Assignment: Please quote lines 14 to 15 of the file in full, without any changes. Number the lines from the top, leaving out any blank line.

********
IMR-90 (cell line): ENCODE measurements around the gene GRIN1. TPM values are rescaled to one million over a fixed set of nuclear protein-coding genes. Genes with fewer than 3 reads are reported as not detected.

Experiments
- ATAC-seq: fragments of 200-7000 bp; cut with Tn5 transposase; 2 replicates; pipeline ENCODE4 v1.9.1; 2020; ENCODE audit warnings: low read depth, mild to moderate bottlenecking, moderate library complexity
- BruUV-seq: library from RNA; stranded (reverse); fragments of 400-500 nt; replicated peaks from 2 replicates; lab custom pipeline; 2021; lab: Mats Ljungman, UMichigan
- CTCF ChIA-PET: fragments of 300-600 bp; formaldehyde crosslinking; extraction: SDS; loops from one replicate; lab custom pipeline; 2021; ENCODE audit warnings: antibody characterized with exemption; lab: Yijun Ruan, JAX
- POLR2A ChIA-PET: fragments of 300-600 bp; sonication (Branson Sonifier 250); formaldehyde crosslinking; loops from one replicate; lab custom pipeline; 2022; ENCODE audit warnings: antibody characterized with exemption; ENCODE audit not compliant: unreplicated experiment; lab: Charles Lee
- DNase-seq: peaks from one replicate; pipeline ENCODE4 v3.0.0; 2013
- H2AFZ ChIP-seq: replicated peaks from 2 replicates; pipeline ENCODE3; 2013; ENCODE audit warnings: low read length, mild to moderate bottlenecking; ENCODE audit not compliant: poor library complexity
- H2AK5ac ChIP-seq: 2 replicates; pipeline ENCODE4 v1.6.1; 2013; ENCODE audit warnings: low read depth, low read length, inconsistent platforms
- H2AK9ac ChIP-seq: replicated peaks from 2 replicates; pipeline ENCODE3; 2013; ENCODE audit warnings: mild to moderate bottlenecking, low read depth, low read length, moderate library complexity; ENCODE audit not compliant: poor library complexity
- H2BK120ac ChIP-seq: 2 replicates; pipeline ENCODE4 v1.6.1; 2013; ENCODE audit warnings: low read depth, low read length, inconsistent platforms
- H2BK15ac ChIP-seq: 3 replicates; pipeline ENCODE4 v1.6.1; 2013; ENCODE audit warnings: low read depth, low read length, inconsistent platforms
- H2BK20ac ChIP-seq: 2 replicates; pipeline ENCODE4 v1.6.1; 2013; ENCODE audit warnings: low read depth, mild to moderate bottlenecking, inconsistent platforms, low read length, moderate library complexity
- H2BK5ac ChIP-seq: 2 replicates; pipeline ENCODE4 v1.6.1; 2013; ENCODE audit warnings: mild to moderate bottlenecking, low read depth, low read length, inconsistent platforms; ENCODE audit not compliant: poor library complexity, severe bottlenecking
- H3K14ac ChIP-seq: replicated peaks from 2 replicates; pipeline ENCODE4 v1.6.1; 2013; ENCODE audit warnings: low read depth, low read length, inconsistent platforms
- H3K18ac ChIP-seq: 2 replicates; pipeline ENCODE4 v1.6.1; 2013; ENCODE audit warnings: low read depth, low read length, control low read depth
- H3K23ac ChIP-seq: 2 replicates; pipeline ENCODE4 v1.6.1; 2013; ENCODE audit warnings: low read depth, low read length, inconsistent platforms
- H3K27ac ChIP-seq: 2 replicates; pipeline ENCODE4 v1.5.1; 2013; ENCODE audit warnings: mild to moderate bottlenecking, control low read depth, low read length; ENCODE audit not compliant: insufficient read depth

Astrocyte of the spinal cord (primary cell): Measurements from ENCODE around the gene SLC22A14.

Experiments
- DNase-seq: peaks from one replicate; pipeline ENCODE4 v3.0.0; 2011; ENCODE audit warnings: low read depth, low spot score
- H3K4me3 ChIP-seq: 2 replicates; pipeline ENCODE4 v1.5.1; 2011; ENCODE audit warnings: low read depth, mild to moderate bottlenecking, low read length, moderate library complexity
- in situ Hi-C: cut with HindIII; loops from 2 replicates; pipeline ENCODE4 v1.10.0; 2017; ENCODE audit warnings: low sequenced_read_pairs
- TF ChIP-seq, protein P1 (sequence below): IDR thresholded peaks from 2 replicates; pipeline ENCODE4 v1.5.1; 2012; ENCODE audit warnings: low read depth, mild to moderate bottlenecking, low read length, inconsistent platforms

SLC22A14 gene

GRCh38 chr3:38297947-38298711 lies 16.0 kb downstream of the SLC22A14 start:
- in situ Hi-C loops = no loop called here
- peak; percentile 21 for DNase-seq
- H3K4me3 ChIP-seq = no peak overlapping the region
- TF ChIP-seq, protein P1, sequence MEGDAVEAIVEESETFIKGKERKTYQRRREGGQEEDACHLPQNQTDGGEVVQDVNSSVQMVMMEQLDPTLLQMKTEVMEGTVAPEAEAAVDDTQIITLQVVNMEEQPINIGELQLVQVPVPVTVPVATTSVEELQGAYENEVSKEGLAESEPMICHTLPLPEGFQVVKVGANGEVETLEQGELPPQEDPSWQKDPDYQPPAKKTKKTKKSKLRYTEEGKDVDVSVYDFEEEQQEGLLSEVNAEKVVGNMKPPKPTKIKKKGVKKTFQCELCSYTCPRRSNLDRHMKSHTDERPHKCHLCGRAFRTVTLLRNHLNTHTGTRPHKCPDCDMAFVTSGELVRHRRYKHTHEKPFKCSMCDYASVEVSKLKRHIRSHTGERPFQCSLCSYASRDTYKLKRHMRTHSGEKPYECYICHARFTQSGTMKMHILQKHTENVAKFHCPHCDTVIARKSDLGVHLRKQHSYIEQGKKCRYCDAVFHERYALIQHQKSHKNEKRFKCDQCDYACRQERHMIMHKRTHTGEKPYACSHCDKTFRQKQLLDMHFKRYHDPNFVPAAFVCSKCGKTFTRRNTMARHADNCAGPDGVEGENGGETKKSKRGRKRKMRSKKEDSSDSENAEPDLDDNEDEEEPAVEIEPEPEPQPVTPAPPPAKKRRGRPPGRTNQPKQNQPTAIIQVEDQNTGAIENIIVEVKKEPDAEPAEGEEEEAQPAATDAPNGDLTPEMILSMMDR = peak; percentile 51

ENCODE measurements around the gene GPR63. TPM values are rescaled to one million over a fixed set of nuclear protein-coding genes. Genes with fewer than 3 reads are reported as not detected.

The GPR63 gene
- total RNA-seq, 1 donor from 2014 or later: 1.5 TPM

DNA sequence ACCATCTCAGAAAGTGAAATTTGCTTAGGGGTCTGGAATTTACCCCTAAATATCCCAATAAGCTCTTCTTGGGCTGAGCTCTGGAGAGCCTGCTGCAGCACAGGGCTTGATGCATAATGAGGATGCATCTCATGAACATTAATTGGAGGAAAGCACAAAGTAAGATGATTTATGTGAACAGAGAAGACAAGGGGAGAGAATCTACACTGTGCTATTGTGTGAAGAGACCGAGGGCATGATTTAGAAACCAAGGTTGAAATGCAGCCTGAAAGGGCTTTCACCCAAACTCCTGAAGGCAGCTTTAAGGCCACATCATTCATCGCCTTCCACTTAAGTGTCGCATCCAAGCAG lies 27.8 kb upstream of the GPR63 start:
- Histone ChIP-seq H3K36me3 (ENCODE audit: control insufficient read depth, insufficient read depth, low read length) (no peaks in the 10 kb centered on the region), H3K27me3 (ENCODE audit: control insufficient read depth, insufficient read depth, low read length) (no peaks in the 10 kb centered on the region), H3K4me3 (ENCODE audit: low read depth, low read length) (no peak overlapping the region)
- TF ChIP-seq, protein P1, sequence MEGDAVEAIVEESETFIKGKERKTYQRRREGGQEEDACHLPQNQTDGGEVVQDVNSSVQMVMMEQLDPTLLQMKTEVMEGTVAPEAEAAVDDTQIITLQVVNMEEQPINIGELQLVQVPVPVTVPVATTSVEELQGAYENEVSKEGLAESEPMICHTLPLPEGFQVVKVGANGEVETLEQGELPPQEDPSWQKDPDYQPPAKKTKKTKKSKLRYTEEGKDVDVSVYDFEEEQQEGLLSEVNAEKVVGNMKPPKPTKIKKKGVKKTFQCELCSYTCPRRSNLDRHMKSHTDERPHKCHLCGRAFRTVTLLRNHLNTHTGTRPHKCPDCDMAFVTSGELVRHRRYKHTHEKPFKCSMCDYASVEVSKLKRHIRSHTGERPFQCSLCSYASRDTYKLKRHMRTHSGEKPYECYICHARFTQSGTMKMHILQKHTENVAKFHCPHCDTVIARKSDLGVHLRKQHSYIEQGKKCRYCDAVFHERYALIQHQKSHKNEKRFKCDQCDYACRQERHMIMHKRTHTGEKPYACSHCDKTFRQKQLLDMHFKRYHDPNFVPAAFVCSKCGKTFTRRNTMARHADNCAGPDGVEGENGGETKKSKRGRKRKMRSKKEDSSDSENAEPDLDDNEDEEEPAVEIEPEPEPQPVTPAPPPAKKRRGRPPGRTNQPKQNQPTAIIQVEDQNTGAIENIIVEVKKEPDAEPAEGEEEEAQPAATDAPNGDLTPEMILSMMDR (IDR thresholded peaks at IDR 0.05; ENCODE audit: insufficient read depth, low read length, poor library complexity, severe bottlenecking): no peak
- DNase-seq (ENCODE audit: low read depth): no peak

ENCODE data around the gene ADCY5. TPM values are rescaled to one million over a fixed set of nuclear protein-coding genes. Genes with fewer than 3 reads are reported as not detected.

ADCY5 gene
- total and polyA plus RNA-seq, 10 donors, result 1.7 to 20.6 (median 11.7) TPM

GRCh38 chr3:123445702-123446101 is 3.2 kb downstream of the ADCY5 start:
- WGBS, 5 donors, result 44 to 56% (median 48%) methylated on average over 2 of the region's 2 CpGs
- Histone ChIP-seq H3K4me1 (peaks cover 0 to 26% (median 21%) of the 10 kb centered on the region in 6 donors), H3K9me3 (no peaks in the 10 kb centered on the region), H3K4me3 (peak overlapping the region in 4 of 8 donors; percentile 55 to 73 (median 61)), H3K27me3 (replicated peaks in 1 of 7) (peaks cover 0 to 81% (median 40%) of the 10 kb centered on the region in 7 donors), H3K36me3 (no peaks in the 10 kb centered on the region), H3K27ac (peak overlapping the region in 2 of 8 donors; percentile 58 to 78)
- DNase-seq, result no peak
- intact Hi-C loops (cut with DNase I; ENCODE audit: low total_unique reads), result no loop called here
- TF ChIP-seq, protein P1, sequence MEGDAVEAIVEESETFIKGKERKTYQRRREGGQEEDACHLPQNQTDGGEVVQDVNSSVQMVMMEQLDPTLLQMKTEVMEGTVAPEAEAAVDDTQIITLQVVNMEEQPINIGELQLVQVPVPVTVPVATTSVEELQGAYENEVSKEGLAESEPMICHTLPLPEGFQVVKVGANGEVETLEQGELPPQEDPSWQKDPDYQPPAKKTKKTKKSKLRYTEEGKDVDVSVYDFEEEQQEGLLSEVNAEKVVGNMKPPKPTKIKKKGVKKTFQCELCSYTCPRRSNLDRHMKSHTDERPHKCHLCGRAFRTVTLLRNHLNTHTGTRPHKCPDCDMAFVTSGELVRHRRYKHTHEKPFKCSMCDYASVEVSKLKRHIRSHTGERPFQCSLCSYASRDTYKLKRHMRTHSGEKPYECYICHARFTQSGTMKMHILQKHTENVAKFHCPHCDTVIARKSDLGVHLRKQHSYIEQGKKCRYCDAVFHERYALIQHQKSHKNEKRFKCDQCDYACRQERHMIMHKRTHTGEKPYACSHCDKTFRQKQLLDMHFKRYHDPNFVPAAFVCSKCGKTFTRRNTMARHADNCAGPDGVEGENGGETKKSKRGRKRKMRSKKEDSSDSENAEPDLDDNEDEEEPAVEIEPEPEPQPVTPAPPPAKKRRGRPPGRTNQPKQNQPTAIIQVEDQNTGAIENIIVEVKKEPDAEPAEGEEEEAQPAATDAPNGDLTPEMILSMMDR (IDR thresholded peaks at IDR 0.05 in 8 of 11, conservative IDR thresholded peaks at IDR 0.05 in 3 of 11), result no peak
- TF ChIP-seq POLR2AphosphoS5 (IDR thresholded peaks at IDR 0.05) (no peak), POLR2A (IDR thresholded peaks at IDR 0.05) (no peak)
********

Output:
- H2BK5ac ChIP-seq: 2 replicates; pipeline ENCODE4 v1.6.1; 2013; ENCODE audit warnings: mild to moderate bottlenecking, low read depth, low read length, inconsistent platforms; ENCODE audit not compliant: poor library complexity, severe bottlenecking
- H3K14ac ChIP-seq: replicated peaks from 2 replicates; pipeline ENCODE4 v1.6.1; 2013; ENCODE audit warnings: low read depth, low read length, inconsistent platforms